Depending on the home, I may also be able to buy it in "as-is" condition (meaning you wouldn't have to do any more touch-ups or repairs if needed). I can generally close in about 30 days too.
Give me a call.
You are earning interest now, front loaded like the banks do. If you carried the note for 30 years, you would earn pretty close to 3 times the value of the home.
My grandfather used to say... "Rich people earn interest, and poor people pay it." Now you get to be the bank making all the money.
And if they don't pay... you foreclose on the property... and sell it again.
But, unlike the landlord... when the toilet does not flush at 2:00am... you won't be getting a phone call. :)
It's not a bad deal at all. It almost makes you wish you had a ton of homes that you are owner financing... doesn't it :)
Jason C Campbell
Option One Real Estate
Conns: If they don't pay... it can be costly and emotionally draining to have to foreclose on the property...
So... best bet... Have your buyer put down at least 10% or more, depending on your comfort level... why? That should at least cover the cost of settlement (Title policy, realtors, title / closing fees, etc) and put a little money in your pocket up front... but most important... Most folks wont walk away from a home they put a pretty good down payment on... so it's a little security to make you feel a bit better...
Now.. before you owner finance.... couple of things.
You need to own the home out-right. If you have a loan on the home now... the vast majority of lenders have a "Due on Sale" clause... which means... when you file the documents with the courthouse.. which you HAVE TO DO... this may trigger the mortgage company to call the entire balance due and payable right away... This has been a pitfall that has caused a lot of drama...
I also recommend a third party agency to take care of all of the payments for you.. They do all the billing, keep all the records, and issue the tax statements at the end of the year for you. Worth every single penny! Plus... it doesnt put you in the collections business. Which is not fun.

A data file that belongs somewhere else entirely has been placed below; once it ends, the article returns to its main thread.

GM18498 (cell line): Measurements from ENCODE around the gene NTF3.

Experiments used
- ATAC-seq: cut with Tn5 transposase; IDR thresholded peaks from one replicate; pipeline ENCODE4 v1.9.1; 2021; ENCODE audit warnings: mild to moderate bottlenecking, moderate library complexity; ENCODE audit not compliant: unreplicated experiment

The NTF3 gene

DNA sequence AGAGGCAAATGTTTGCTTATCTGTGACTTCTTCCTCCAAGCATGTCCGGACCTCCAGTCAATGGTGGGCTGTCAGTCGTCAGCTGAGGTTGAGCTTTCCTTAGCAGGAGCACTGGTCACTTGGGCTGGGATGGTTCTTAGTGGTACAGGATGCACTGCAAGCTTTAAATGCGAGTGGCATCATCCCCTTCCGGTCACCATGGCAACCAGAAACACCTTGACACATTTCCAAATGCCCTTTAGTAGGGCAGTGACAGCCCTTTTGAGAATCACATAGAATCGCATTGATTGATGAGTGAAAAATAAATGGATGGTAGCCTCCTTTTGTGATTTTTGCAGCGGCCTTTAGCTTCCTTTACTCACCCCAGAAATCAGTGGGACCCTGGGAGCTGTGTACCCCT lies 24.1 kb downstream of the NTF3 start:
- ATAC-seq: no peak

I would also put a balloon term in the deal... The minimum is 5 years... this way... the current owner either needs to re-finance the home with a third party, or they have to refinance the balance with you... which you can then renegotiate the terms of the remaining balance... usually, folks will raise the interest rate to invite the buyer to get it done with a mortgage company and cash you out.
Some other good things... You can usually get your full asking price or even more as true owner financing is hard to find on nice properties... They usually sell fast, which is always nice.
There is tons more.. but I don't want to write you a book here.. Call me if you need some help... I can walk you through it.
Jason C Campbell
Keller Williams Realty
They are one of only four companies in san Antonio to hold the Certified Residential Management Company designation.
For a rental, you are the owner, and simply leases the property to another for the right to use the property.
You would decide how much down payment you want, what interest rate and you the buyer makes the payments to you. Let me know if you have any questions,
If you owe money on your home, doing Seller Financing is possible, but tricky. It requires the assistance of a qualified Real Estate lawyer. Typically, you will want at least 20% down, and a bank or note collection service to handle the collection duties for you. If your "Buyer" defaults, you will need to foreclose and evict, and then resell the property. Be sure you get qualified help from an experienced agent. this is now a do-it-yourself project.
Doc Stephens, REALTORÂ®